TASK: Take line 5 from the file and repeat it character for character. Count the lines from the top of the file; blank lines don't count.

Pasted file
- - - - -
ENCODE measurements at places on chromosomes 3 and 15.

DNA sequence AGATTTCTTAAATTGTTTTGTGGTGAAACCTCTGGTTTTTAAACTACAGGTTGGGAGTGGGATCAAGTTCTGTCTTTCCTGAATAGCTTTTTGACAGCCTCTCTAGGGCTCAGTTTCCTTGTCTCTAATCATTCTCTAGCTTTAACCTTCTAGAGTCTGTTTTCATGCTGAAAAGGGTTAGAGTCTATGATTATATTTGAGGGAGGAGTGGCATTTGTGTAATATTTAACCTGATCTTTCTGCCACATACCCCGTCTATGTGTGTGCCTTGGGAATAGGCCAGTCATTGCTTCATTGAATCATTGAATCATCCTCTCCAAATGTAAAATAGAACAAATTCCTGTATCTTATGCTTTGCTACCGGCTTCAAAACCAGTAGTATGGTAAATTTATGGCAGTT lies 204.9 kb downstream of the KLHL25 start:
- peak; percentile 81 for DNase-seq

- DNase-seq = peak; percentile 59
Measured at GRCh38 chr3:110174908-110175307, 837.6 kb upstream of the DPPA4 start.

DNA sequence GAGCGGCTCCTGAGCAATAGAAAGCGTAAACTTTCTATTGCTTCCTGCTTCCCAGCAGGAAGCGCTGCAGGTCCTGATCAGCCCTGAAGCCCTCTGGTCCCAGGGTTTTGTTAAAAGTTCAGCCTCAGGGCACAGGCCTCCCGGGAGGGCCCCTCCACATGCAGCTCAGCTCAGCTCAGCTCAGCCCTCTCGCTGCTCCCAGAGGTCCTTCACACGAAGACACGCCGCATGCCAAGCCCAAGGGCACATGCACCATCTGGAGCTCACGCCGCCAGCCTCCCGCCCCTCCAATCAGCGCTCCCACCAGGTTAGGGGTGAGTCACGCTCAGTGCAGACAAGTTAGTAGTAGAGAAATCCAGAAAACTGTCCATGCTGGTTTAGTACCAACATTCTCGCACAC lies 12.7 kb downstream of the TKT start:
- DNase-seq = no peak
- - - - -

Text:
Measured at GRCh38 chr3:110174908-110175307, 837.6 kb upstream of the DPPA4 start.